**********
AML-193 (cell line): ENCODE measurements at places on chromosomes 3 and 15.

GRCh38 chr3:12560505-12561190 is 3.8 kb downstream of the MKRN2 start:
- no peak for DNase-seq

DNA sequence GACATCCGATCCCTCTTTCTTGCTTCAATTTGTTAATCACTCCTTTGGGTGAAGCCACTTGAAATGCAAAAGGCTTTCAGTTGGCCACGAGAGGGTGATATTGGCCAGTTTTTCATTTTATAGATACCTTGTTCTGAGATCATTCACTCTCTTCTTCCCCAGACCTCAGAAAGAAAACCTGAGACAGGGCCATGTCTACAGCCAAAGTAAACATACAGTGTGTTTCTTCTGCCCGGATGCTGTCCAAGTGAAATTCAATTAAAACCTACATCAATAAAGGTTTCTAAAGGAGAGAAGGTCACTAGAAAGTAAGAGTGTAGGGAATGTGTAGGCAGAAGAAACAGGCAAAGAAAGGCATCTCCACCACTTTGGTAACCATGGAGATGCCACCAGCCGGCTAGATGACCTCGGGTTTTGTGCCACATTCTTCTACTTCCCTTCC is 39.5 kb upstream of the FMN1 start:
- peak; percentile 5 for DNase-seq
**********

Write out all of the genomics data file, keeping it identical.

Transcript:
AML-193 (cell line): ENCODE measurements at places on chromosomes 3 and 15.

GRCh38 chr3:12560505-12561190 is 3.8 kb downstream of the MKRN2 start:
- no peak for DNase-seq

DNA sequence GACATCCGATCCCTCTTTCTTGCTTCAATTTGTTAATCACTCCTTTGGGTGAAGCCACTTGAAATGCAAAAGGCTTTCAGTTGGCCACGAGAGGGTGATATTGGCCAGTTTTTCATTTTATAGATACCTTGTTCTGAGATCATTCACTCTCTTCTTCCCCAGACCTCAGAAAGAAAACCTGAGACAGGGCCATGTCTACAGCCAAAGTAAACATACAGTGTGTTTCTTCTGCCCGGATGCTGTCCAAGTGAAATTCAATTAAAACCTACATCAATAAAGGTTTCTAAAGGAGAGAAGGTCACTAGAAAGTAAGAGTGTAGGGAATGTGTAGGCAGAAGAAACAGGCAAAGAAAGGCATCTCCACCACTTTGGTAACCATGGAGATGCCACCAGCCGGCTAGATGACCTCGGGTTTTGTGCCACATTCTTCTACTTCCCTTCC is 39.5 kb upstream of the FMN1 start:
- peak; percentile 5 for DNase-seq